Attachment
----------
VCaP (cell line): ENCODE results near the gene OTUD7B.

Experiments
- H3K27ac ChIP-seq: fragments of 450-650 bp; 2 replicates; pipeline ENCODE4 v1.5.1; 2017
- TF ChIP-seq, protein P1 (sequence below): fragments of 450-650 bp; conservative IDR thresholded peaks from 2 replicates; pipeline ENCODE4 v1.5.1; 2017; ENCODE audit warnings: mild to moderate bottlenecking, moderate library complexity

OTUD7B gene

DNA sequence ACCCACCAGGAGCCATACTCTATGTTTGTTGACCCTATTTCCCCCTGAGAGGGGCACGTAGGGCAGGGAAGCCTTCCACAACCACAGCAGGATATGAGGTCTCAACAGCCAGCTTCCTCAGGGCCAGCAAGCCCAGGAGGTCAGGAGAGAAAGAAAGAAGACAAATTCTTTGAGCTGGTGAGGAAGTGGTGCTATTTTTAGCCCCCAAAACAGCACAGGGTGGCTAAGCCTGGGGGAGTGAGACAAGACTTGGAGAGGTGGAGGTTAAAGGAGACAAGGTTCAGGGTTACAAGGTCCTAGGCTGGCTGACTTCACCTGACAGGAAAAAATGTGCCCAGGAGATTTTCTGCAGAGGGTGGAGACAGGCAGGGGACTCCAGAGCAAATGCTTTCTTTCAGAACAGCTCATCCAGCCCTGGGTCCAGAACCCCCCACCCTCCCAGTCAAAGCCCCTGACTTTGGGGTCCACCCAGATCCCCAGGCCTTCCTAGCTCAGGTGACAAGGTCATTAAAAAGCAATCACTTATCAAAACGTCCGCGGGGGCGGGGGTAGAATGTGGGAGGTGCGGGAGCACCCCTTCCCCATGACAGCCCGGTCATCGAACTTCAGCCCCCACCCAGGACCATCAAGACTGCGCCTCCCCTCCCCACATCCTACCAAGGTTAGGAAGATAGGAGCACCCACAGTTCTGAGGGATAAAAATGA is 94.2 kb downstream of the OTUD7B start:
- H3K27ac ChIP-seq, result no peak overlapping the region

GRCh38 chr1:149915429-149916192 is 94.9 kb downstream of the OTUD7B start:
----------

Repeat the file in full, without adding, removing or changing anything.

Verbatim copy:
VCaP (cell line): ENCODE results near the gene OTUD7B.

Experiments
- H3K27ac ChIP-seq: fragments of 450-650 bp; 2 replicates; pipeline ENCODE4 v1.5.1; 2017
- TF ChIP-seq, protein P1 (sequence below): fragments of 450-650 bp; conservative IDR thresholded peaks from 2 replicates; pipeline ENCODE4 v1.5.1; 2017; ENCODE audit warnings: mild to moderate bottlenecking, moderate library complexity

OTUD7B gene

DNA sequence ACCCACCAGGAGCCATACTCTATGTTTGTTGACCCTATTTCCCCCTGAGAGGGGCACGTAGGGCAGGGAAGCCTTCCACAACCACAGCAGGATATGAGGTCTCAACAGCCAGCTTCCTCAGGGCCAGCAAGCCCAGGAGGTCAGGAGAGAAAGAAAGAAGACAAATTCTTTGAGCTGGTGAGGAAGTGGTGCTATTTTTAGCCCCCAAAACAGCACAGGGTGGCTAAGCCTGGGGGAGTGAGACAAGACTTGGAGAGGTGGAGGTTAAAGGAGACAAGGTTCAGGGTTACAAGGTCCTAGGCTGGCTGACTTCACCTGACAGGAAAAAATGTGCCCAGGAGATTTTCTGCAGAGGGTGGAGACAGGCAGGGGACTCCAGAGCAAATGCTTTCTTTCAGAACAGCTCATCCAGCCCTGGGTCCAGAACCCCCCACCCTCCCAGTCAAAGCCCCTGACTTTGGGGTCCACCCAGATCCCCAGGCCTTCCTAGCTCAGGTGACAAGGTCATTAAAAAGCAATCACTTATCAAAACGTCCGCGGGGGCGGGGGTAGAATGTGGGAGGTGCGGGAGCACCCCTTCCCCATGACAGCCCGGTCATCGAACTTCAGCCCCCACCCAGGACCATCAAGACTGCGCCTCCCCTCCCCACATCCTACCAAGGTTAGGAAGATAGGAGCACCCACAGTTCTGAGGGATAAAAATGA is 94.2 kb downstream of the OTUD7B start:
- H3K27ac ChIP-seq, result no peak overlapping the region

GRCh38 chr1:149915429-149916192 is 94.9 kb downstream of the OTUD7B start: